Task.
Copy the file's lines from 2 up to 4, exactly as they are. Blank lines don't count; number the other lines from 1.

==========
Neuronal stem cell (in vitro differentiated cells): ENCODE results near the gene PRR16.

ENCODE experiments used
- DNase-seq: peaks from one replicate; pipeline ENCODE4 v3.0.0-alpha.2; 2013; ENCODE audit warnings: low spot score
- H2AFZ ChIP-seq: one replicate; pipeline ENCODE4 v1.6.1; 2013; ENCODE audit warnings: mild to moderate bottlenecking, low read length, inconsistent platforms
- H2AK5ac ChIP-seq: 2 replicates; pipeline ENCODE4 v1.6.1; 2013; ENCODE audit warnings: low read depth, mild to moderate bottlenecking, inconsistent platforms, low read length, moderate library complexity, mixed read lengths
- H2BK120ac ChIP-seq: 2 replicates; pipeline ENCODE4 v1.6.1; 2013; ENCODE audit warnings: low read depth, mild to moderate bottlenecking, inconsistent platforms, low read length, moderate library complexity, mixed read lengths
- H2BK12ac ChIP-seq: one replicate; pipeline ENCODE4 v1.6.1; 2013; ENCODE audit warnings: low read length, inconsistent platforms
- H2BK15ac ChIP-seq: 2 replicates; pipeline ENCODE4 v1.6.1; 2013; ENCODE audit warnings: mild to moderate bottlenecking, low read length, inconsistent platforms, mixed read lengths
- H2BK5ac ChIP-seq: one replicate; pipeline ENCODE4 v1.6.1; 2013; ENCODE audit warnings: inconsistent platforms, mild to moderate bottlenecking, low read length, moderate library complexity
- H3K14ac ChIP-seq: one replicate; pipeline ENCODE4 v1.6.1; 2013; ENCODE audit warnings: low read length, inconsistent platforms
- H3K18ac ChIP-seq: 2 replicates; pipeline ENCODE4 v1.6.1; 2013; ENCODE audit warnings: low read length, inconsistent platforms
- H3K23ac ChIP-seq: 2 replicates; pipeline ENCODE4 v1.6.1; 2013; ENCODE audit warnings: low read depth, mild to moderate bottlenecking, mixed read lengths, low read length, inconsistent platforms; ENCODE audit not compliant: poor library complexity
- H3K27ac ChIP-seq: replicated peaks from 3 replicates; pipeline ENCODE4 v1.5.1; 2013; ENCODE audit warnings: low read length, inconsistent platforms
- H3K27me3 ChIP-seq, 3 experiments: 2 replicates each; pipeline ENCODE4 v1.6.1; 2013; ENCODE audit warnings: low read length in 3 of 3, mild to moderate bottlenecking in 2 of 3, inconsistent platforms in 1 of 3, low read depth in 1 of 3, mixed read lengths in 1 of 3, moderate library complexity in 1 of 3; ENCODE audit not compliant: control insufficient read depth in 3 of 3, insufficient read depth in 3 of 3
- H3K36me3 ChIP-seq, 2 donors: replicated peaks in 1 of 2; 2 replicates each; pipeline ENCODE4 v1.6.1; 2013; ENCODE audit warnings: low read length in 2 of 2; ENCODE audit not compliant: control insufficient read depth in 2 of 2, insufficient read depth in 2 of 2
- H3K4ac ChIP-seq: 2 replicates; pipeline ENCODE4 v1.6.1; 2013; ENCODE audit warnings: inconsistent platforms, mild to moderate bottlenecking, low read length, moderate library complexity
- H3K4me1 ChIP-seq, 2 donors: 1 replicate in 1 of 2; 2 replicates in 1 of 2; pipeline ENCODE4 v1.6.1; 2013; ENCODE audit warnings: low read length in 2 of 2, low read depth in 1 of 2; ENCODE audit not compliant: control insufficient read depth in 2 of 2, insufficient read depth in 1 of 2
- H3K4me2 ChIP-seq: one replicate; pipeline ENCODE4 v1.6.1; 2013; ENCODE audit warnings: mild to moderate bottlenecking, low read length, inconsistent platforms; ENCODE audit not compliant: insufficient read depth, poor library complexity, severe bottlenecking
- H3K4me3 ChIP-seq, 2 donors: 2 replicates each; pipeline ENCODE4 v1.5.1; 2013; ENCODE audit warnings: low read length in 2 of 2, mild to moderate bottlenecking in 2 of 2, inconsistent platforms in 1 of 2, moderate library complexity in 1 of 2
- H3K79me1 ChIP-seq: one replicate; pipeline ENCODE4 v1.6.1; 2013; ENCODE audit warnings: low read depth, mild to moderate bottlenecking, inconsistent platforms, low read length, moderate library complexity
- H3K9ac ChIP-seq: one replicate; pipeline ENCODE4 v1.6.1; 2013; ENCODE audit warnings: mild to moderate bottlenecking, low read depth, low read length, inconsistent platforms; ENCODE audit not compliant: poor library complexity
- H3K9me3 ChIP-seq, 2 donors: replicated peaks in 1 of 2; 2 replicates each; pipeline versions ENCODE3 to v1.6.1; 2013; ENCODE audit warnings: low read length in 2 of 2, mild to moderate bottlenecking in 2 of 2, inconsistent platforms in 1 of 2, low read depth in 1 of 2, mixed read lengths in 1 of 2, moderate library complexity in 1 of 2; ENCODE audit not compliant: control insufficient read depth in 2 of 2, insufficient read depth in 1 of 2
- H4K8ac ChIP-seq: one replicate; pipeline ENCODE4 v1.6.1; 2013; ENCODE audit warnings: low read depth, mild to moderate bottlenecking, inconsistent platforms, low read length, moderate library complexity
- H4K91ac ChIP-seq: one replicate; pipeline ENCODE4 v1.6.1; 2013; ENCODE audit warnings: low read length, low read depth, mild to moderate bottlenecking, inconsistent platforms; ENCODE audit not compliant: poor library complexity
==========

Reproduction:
ENCODE experiments used
- DNase-seq: peaks from one replicate; pipeline ENCODE4 v3.0.0-alpha.2; 2013; ENCODE audit warnings: low spot score
- H2AFZ ChIP-seq: one replicate; pipeline ENCODE4 v1.6.1; 2013; ENCODE audit warnings: mild to moderate bottlenecking, low read length, inconsistent platforms